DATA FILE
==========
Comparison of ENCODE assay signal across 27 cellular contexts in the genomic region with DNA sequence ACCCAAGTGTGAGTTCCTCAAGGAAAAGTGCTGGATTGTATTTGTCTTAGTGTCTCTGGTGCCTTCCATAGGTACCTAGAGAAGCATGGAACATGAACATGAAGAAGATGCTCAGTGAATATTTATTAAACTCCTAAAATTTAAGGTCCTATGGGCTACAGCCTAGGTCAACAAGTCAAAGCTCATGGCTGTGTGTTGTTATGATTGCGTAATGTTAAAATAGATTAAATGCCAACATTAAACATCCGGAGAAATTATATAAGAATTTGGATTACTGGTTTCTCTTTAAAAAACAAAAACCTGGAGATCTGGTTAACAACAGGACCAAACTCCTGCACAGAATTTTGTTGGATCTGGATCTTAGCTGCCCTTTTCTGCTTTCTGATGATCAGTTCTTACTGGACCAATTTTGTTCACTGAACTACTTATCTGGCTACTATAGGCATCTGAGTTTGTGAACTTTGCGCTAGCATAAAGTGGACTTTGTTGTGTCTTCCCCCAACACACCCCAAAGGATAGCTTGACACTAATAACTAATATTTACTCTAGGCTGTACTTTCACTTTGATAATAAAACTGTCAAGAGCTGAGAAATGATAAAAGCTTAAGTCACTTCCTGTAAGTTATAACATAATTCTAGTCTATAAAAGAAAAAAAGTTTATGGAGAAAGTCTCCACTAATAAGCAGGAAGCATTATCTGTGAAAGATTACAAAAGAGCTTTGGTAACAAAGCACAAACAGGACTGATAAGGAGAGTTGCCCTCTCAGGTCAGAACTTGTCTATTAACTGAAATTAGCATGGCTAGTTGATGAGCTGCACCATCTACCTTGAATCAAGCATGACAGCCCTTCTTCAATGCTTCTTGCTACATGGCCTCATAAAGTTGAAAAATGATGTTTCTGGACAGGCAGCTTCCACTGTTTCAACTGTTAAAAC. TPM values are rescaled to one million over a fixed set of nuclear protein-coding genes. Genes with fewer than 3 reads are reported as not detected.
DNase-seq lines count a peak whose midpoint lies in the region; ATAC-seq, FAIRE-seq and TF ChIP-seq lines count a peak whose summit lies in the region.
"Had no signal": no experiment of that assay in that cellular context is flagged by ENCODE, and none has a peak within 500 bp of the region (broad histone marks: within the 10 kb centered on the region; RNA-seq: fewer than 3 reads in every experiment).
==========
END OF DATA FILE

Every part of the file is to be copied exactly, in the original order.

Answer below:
Comparison of ENCODE assay signal across 27 cellular contexts in the genomic region with DNA sequence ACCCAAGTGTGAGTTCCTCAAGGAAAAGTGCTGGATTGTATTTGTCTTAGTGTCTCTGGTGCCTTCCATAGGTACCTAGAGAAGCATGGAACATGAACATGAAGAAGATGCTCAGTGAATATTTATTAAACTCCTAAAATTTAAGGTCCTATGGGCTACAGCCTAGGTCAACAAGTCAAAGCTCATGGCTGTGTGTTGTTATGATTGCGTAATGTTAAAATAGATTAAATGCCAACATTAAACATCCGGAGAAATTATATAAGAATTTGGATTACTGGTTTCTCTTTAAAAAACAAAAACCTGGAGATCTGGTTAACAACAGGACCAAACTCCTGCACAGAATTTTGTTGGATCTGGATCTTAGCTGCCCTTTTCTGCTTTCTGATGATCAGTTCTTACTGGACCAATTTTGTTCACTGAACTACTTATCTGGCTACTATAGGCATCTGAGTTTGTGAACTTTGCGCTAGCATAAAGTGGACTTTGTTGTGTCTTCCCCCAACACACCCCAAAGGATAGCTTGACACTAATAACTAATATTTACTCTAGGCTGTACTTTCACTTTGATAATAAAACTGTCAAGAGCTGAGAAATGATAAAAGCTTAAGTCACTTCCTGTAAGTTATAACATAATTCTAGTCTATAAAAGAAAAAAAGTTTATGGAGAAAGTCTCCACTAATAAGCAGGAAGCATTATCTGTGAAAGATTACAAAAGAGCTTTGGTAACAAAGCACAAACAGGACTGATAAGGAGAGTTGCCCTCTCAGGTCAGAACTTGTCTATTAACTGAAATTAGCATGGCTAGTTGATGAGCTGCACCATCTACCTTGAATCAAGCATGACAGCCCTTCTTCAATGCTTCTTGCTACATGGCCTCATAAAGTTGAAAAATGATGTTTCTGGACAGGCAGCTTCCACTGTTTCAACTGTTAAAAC. TPM values are rescaled to one million over a fixed set of nuclear protein-coding genes. Genes with fewer than 3 reads are reported as not detected.
DNase-seq lines count a peak whose midpoint lies in the region; ATAC-seq, FAIRE-seq and TF ChIP-seq lines count a peak whose summit lies in the region.
"Had no signal": no experiment of that assay in that cellular context is flagged by ENCODE, and none has a peak within 500 bp of the region (broad histone marks: within the 10 kb centered on the region; RNA-seq: fewer than 3 reads in every experiment).